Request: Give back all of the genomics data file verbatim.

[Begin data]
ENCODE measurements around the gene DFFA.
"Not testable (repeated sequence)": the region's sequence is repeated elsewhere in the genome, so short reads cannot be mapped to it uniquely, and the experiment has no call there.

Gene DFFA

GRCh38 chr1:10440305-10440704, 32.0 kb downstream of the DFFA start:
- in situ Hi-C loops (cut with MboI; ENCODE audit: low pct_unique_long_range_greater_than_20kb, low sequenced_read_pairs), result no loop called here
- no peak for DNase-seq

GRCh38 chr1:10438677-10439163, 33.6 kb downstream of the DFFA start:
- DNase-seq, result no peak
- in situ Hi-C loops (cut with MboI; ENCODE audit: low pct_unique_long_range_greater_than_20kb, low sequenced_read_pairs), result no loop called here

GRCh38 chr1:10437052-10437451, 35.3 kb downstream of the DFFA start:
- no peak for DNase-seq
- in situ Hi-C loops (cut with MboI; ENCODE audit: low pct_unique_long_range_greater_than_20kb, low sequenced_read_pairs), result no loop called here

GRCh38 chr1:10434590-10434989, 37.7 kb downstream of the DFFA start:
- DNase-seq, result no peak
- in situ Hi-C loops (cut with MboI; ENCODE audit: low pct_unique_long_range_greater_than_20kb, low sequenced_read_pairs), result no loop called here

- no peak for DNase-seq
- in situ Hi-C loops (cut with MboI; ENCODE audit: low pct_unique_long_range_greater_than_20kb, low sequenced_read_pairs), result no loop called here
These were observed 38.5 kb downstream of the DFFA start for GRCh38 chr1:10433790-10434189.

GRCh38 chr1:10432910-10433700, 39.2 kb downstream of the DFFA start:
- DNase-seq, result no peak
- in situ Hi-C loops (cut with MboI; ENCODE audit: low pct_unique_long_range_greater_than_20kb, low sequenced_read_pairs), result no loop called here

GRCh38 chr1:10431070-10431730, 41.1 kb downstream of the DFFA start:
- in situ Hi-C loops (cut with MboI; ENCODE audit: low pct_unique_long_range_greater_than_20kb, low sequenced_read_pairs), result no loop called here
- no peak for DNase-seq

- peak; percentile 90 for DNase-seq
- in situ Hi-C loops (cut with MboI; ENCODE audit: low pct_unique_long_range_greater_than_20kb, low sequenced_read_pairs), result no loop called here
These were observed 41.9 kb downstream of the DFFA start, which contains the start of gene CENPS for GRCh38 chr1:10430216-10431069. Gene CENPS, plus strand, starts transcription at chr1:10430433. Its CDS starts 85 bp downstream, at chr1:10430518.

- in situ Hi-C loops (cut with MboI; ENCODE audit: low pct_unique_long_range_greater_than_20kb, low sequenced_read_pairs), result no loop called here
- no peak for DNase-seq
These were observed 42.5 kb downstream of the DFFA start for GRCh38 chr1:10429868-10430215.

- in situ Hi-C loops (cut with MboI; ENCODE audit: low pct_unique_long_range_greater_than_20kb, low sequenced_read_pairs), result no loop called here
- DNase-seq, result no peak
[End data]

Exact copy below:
ENCODE measurements around the gene DFFA.
"Not testable (repeated sequence)": the region's sequence is repeated elsewhere in the genome, so short reads cannot be mapped to it uniquely, and the experiment has no call there.

Gene DFFA

GRCh38 chr1:10440305-10440704, 32.0 kb downstream of the DFFA start:
- in situ Hi-C loops (cut with MboI; ENCODE audit: low pct_unique_long_range_greater_than_20kb, low sequenced_read_pairs), result no loop called here
- no peak for DNase-seq

GRCh38 chr1:10438677-10439163, 33.6 kb downstream of the DFFA start:
- DNase-seq, result no peak
- in situ Hi-C loops (cut with MboI; ENCODE audit: low pct_unique_long_range_greater_than_20kb, low sequenced_read_pairs), result no loop called here

GRCh38 chr1:10437052-10437451, 35.3 kb downstream of the DFFA start:
- no peak for DNase-seq
- in situ Hi-C loops (cut with MboI; ENCODE audit: low pct_unique_long_range_greater_than_20kb, low sequenced_read_pairs), result no loop called here

GRCh38 chr1:10434590-10434989, 37.7 kb downstream of the DFFA start:
- DNase-seq, result no peak
- in situ Hi-C loops (cut with MboI; ENCODE audit: low pct_unique_long_range_greater_than_20kb, low sequenced_read_pairs), result no loop called here

- no peak for DNase-seq
- in situ Hi-C loops (cut with MboI; ENCODE audit: low pct_unique_long_range_greater_than_20kb, low sequenced_read_pairs), result no loop called here
These were observed 38.5 kb downstream of the DFFA start for GRCh38 chr1:10433790-10434189.

GRCh38 chr1:10432910-10433700, 39.2 kb downstream of the DFFA start:
- DNase-seq, result no peak
- in situ Hi-C loops (cut with MboI; ENCODE audit: low pct_unique_long_range_greater_than_20kb, low sequenced_read_pairs), result no loop called here

GRCh38 chr1:10431070-10431730, 41.1 kb downstream of the DFFA start:
- in situ Hi-C loops (cut with MboI; ENCODE audit: low pct_unique_long_range_greater_than_20kb, low sequenced_read_pairs), result no loop called here
- no peak for DNase-seq

- peak; percentile 90 for DNase-seq
- in situ Hi-C loops (cut with MboI; ENCODE audit: low pct_unique_long_range_greater_than_20kb, low sequenced_read_pairs), result no loop called here
These were observed 41.9 kb downstream of the DFFA start, which contains the start of gene CENPS for GRCh38 chr1:10430216-10431069. Gene CENPS, plus strand, starts transcription at chr1:10430433. Its CDS starts 85 bp downstream, at chr1:10430518.

- in situ Hi-C loops (cut with MboI; ENCODE audit: low pct_unique_long_range_greater_than_20kb, low sequenced_read_pairs), result no loop called here
- no peak for DNase-seq
These were observed 42.5 kb downstream of the DFFA start for GRCh38 chr1:10429868-10430215.

- in situ Hi-C loops (cut with MboI; ENCODE audit: low pct_unique_long_range_greater_than_20kb, low sequenced_read_pairs), result no loop called here
- DNase-seq, result no peak